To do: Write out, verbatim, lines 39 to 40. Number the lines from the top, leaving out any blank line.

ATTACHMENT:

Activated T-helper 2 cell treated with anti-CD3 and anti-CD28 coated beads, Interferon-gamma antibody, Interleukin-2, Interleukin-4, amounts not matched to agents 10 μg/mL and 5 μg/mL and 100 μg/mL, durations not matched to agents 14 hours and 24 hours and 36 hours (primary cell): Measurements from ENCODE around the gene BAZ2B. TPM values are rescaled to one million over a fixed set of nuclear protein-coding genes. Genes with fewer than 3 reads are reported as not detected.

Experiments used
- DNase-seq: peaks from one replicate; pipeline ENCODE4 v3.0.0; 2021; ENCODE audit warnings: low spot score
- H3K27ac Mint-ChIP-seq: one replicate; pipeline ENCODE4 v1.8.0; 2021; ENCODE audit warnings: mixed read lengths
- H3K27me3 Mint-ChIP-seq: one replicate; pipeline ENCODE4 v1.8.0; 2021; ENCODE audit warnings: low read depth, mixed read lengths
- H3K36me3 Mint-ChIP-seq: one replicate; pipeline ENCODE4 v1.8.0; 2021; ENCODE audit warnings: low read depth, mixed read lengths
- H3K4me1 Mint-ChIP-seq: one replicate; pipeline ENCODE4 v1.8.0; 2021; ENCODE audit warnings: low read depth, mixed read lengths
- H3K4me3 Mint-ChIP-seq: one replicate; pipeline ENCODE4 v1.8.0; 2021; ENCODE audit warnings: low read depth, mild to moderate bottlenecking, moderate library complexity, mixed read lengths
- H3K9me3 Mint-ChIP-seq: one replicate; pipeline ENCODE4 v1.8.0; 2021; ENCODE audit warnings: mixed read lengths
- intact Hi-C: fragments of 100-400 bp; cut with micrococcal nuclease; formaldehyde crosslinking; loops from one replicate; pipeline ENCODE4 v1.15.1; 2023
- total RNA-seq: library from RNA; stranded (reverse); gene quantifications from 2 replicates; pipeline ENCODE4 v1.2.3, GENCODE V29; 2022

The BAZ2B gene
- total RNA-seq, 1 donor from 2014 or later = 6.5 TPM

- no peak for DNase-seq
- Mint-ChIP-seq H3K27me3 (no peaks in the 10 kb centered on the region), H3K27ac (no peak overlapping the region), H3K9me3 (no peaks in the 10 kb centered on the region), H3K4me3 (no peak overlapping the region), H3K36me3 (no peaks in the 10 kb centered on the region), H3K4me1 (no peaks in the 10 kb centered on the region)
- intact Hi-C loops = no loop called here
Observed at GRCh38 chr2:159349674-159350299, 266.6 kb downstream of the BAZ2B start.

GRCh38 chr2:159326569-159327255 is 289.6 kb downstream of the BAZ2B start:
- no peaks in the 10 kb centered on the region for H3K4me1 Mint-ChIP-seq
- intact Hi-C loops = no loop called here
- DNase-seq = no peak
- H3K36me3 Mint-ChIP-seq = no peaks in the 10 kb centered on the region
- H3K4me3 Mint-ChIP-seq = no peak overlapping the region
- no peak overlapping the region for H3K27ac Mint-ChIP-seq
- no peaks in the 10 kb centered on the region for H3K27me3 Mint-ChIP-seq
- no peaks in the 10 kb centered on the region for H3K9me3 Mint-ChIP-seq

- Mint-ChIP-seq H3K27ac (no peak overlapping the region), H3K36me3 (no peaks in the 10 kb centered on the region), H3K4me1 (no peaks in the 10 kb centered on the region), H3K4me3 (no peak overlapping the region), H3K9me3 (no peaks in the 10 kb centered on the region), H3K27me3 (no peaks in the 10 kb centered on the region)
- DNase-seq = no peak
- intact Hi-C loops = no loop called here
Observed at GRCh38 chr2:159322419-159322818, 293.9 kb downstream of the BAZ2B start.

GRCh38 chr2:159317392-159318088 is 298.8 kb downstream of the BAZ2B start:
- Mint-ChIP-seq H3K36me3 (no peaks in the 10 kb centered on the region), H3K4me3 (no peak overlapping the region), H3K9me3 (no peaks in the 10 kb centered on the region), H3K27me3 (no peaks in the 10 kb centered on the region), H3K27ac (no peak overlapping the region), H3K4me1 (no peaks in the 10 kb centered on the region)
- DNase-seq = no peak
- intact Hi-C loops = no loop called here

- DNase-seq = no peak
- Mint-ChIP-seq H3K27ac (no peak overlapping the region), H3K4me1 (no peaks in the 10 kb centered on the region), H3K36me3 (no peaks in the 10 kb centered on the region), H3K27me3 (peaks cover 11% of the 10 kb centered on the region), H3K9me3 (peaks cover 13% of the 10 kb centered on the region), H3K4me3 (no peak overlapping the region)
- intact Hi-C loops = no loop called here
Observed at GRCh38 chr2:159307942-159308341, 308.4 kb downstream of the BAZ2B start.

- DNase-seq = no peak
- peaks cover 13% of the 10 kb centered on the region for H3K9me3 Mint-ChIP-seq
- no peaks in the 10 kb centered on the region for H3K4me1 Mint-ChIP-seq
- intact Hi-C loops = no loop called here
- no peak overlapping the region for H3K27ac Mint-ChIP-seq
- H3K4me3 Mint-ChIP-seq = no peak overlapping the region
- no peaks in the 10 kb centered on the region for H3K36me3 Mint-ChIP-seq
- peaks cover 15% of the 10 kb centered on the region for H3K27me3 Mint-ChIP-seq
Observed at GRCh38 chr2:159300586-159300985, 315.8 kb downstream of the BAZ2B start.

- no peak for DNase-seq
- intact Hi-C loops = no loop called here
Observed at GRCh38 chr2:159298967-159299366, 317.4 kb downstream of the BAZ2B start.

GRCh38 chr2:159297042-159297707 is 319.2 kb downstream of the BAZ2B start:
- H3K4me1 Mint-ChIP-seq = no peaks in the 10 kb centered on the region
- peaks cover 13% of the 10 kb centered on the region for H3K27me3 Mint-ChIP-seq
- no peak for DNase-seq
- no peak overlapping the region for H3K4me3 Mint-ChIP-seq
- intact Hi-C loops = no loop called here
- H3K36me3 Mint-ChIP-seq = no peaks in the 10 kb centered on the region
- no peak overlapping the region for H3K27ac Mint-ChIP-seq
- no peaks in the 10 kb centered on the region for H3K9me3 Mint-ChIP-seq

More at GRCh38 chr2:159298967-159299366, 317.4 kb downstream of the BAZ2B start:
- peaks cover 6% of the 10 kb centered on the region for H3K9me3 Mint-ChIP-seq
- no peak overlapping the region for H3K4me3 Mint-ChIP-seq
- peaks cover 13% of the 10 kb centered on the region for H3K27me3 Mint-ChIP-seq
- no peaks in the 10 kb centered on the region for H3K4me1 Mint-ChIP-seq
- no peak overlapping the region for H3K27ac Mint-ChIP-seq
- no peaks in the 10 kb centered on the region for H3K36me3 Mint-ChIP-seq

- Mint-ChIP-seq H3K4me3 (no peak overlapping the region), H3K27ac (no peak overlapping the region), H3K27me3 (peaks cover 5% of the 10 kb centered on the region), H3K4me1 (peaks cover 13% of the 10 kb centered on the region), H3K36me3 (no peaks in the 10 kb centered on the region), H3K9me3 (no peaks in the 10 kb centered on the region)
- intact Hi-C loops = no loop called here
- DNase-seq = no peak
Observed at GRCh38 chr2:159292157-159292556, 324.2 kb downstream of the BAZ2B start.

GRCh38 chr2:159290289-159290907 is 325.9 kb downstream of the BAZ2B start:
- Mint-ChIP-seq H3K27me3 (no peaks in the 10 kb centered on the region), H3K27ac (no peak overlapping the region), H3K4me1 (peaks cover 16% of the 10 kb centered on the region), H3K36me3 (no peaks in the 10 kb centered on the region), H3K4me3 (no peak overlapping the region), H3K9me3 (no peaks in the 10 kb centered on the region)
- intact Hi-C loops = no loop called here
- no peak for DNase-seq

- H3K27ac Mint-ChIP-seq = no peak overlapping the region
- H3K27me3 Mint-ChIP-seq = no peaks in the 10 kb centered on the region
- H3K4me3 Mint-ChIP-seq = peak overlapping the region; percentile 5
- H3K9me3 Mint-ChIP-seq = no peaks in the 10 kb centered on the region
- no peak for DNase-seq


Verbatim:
- DNase-seq = no peak
- peaks cover 13% of the 10 kb centered on the region for H3K9me3 Mint-ChIP-seq